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While the FA does not release the figures it will use in their criteria, the £8m we are told Watford will pay Udinese should fulfil that requirement. The criteria related to qualifying wages could be more difficult to meet, though.

Qualifying Wages relates to “the basic wages paid to the top 30 earners in each Premier League club at the closure of each window prior to the date of the application. The value of Qualifying Wages will be provided by the FA directly to the Premier League and the Football League.”

Again, such figures relating to wages are not made public but, in layman’s terms, Penaranda must be one of Watford’s top 15 earners if he is to claim the two points that criteria offers.

In this primary process, the Exceptions Panel recognises Spain’s La Liga as a Top League outlined in its criteria – plus Penaranda has featured in at least 30 per cent of available domestic league minutes for Granada to win another point in the process. Watford could, if they wish, insist Penaranda plays enough games between now and the end of the season to maintain that percentage but, judging by his performance against Real Madrid on Sunday, he seems a certain starter.

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The final criteria from the primary stages call for the player’s club to have played in at least the group stages of a Continental Competition in the last 12 months. Granda have not been involved in European football so he is going to struggle to earn a point there.

There is a secondary review stage should Watford need it. Should a player not get the required four points from the primary stage, a second criteria allows a candidate to make up that tally. In the event of this, the threshold required rises from four points to five (including any points from first level of criteria).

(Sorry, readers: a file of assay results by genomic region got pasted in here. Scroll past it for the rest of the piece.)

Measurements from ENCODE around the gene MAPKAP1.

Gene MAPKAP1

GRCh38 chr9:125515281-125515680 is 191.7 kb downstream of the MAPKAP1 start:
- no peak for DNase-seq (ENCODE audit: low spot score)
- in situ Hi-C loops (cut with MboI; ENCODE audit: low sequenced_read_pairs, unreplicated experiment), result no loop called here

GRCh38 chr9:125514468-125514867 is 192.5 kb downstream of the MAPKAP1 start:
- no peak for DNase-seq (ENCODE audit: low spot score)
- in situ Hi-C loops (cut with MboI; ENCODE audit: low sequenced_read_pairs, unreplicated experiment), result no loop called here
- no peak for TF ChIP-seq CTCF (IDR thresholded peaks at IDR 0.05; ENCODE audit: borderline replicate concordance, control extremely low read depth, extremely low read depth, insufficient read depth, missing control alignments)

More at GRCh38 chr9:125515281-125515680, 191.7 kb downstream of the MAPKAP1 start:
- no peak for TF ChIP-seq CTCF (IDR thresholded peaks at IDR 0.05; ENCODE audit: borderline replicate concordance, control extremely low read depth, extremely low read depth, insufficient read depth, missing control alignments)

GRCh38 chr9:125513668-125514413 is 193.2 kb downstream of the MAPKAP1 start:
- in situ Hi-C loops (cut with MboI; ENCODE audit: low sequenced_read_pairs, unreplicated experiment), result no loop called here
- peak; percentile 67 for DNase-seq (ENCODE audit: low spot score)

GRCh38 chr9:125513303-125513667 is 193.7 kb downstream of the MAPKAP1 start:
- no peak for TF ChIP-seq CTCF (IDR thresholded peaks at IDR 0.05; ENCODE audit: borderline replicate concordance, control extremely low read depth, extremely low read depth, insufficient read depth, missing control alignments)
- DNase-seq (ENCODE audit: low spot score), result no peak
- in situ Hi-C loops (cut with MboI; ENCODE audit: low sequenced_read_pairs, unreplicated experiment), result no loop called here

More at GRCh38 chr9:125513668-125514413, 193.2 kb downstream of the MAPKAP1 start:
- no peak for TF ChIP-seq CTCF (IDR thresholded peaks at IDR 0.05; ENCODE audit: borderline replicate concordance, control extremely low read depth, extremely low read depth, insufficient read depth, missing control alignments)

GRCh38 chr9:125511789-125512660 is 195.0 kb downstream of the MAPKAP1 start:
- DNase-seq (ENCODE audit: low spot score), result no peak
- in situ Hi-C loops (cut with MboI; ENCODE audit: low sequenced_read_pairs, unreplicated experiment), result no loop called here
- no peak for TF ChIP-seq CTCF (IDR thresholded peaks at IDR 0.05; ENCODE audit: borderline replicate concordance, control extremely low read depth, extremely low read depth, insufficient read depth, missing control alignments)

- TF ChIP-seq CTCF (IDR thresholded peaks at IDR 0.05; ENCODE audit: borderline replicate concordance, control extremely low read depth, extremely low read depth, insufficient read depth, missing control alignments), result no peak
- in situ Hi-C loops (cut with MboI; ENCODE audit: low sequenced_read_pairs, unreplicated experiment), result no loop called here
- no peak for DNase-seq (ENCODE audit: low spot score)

• 1 point – The value of the Transfer Fee being paid for the player is within 20 per cent of the 75th and 50th percentile of Qualifying Transfers
  • 1 point – The Wages being paid to the player by the applicant club are within 20 per cent of the 75th and 50th percentile of Qualifying Wages
  • 1 point – The player’s current club is in a Secondary League and the player has played in 30% or more of the available domestic league minutes
  • 1 point – The player’s current club has played in the group stages or onwards of a Continental Competition within the last 12 months and the player has played in 30% or more of the available domestic league minutes

The secondary review is, to all intents and purposes, a repeat of the primary, but with the rules slightly relaxed. To get points here, Penaranda’s fee must be within 20 per cent of the 50th percentile of the average Premier League transfer fee over the past two years. Similarly, his wages can be within a 20 per cent reach of Watford’s 15th best paid player.

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Even if an applicant fails to get the required points from the primary and secondary reviews, there is a third review stage that takes into account “subjective criteria”.

In summary, you can bet Watford have been through this process themselves and are perfectly aware of what requirements they must fulfil. Chief executive Scott Duxbury, after all, is a qualfied lawyer. Given the club worked on the deal for three days at the end of the window, they must fancy their chances of gaining clearance for Penaranda to play in the Premier League.